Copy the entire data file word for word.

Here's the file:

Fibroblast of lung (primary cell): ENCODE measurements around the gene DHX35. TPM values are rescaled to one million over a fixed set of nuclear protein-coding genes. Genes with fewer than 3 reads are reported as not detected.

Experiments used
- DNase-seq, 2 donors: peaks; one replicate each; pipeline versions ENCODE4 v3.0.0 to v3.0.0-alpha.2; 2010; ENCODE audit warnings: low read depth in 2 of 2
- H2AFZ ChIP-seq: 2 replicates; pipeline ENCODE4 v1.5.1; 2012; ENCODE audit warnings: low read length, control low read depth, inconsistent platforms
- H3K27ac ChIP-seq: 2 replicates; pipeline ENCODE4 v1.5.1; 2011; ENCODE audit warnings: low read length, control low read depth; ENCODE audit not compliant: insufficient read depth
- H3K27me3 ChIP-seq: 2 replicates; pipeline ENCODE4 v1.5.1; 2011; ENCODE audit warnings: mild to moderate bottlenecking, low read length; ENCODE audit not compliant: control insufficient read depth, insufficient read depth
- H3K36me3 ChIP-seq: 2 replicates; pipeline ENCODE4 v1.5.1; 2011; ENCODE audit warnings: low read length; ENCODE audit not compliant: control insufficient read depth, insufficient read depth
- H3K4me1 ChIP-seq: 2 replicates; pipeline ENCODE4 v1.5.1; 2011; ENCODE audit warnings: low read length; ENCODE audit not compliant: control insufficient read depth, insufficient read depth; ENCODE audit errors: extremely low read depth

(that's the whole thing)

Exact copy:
Fibroblast of lung (primary cell): ENCODE measurements around the gene DHX35. TPM values are rescaled to one million over a fixed set of nuclear protein-coding genes. Genes with fewer than 3 reads are reported as not detected.

Experiments used
- DNase-seq, 2 donors: peaks; one replicate each; pipeline versions ENCODE4 v3.0.0 to v3.0.0-alpha.2; 2010; ENCODE audit warnings: low read depth in 2 of 2
- H2AFZ ChIP-seq: 2 replicates; pipeline ENCODE4 v1.5.1; 2012; ENCODE audit warnings: low read length, control low read depth, inconsistent platforms
- H3K27ac ChIP-seq: 2 replicates; pipeline ENCODE4 v1.5.1; 2011; ENCODE audit warnings: low read length, control low read depth; ENCODE audit not compliant: insufficient read depth
- H3K27me3 ChIP-seq: 2 replicates; pipeline ENCODE4 v1.5.1; 2011; ENCODE audit warnings: mild to moderate bottlenecking, low read length; ENCODE audit not compliant: control insufficient read depth, insufficient read depth
- H3K36me3 ChIP-seq: 2 replicates; pipeline ENCODE4 v1.5.1; 2011; ENCODE audit warnings: low read length; ENCODE audit not compliant: control insufficient read depth, insufficient read depth
- H3K4me1 ChIP-seq: 2 replicates; pipeline ENCODE4 v1.5.1; 2011; ENCODE audit warnings: low read length; ENCODE audit not compliant: control insufficient read depth, insufficient read depth; ENCODE audit errors: extremely low read depth